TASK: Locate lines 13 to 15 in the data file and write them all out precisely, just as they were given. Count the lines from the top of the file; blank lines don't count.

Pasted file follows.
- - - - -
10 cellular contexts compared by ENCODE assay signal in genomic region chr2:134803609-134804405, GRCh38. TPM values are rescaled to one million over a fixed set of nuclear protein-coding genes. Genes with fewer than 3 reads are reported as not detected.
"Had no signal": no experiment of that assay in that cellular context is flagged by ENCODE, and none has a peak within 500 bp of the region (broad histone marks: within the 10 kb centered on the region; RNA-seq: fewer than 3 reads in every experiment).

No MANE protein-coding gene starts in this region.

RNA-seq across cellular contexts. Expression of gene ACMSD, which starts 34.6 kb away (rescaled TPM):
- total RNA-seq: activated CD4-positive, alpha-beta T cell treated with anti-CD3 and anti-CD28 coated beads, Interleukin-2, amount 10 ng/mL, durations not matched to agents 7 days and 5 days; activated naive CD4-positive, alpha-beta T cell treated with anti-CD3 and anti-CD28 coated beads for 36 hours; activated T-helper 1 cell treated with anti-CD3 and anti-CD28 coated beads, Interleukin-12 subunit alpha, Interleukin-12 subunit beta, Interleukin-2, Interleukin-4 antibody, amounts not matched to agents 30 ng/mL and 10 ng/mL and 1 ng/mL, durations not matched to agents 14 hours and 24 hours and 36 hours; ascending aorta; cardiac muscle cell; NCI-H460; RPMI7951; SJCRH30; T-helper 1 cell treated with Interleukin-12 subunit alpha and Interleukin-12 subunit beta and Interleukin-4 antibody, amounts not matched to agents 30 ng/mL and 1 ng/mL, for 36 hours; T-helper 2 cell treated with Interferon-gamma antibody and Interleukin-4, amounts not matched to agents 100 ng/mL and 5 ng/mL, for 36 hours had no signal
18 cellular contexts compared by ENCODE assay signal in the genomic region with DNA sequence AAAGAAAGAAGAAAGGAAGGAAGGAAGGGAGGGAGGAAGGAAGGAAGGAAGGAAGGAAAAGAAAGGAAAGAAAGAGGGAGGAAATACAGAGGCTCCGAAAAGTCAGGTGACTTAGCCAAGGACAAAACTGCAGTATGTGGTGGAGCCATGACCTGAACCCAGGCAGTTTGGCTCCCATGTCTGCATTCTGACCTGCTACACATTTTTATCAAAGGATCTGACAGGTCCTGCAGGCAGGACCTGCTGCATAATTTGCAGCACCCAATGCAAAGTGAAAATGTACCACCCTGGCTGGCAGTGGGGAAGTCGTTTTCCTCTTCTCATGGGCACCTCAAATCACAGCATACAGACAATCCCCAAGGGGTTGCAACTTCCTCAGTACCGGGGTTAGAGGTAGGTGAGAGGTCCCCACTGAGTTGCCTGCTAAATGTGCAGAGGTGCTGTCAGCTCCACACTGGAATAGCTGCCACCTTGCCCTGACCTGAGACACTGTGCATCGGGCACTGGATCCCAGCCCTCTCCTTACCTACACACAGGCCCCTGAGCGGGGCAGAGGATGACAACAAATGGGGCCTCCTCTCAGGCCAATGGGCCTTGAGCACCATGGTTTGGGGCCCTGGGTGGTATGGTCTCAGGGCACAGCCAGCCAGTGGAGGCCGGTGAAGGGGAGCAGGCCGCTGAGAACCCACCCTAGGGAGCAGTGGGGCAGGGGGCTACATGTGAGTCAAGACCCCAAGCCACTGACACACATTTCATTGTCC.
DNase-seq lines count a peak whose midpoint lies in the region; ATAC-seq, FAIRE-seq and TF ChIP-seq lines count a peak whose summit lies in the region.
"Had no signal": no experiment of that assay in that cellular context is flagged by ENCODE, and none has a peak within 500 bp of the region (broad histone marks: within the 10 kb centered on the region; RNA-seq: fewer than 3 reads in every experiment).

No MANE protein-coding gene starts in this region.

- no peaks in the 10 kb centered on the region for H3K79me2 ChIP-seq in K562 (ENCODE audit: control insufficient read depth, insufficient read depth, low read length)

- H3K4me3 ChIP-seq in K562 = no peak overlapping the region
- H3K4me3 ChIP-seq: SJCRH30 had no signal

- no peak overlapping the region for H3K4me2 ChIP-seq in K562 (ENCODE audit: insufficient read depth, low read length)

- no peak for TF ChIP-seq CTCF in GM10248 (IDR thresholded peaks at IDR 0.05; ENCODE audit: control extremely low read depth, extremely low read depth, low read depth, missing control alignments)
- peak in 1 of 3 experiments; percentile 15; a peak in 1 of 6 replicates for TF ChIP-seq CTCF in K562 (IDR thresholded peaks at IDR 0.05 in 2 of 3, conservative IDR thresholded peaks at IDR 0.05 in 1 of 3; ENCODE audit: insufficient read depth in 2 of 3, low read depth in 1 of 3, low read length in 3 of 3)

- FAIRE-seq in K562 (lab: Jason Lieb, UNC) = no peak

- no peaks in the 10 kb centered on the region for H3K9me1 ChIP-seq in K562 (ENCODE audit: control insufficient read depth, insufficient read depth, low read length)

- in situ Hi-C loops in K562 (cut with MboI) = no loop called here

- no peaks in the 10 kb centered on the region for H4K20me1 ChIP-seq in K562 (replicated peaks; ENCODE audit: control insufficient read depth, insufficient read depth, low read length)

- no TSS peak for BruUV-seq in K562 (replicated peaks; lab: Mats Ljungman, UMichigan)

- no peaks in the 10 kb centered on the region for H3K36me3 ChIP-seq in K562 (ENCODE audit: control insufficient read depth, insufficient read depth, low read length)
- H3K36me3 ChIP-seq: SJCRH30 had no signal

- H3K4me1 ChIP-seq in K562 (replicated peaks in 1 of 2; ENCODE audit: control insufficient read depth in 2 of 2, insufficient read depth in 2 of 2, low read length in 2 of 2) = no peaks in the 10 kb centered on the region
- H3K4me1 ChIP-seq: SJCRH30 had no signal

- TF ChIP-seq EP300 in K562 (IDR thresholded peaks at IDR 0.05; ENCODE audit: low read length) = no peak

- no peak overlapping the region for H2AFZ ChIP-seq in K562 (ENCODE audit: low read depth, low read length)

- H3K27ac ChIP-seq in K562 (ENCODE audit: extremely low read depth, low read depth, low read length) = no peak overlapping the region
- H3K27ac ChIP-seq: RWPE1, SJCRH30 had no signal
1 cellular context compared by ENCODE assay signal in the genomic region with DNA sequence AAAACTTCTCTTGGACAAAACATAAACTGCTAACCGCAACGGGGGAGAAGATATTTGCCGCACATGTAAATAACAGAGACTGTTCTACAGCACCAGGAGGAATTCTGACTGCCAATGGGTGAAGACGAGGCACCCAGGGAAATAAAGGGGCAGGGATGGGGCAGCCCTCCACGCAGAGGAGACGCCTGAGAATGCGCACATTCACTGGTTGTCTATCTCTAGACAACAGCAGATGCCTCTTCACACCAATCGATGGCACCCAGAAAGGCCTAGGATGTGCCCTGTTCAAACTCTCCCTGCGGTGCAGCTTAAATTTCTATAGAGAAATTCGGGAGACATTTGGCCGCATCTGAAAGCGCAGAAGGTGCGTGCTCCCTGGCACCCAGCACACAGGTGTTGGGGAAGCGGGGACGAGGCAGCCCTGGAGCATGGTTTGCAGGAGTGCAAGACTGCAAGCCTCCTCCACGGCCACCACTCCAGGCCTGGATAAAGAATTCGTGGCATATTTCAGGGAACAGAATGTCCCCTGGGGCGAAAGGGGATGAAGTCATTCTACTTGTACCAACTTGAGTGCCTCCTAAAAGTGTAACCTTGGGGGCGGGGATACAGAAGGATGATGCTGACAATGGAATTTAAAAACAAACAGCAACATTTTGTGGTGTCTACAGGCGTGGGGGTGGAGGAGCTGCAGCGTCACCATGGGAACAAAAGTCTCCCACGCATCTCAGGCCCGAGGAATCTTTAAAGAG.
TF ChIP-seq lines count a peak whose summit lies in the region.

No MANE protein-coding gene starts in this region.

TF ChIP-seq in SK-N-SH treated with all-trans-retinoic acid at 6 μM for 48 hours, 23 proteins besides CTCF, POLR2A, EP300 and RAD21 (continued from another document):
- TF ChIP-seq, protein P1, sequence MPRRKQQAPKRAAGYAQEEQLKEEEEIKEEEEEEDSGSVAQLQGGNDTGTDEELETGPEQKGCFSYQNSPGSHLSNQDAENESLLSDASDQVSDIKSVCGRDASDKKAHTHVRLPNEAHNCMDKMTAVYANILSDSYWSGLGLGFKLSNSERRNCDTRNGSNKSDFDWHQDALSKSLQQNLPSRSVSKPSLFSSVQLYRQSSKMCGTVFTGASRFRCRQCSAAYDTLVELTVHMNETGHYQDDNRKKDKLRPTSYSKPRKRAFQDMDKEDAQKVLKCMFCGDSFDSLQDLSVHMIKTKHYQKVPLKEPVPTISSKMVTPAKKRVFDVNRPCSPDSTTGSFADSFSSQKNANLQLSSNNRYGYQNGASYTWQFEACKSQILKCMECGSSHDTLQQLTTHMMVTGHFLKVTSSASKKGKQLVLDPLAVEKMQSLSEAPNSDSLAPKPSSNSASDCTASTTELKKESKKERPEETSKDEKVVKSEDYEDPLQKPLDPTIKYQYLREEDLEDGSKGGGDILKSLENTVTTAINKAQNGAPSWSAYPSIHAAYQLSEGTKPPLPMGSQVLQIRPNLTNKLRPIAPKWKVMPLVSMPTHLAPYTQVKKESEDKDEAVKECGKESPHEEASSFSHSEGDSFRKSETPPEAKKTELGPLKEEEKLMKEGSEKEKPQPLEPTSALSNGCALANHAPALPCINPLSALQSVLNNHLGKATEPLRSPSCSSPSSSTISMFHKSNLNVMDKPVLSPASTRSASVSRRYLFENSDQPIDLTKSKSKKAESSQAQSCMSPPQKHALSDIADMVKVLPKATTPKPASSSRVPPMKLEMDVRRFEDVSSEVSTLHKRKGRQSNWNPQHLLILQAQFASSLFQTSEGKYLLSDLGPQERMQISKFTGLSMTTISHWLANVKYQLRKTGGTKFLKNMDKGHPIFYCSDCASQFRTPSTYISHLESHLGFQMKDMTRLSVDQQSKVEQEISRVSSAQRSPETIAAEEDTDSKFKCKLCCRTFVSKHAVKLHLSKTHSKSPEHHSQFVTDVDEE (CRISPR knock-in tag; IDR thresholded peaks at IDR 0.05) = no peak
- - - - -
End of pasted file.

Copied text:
- no peak overlapping the region for H3K4me2 ChIP-seq in K562 (ENCODE audit: insufficient read depth, low read length)

- no peak for TF ChIP-seq CTCF in GM10248 (IDR thresholded peaks at IDR 0.05; ENCODE audit: control extremely low read depth, extremely low read depth, low read depth, missing control alignments)
- peak in 1 of 3 experiments; percentile 15; a peak in 1 of 6 replicates for TF ChIP-seq CTCF in K562 (IDR thresholded peaks at IDR 0.05 in 2 of 3, conservative IDR thresholded peaks at IDR 0.05 in 1 of 3; ENCODE audit: insufficient read depth in 2 of 3, low read depth in 1 of 3, low read length in 3 of 3)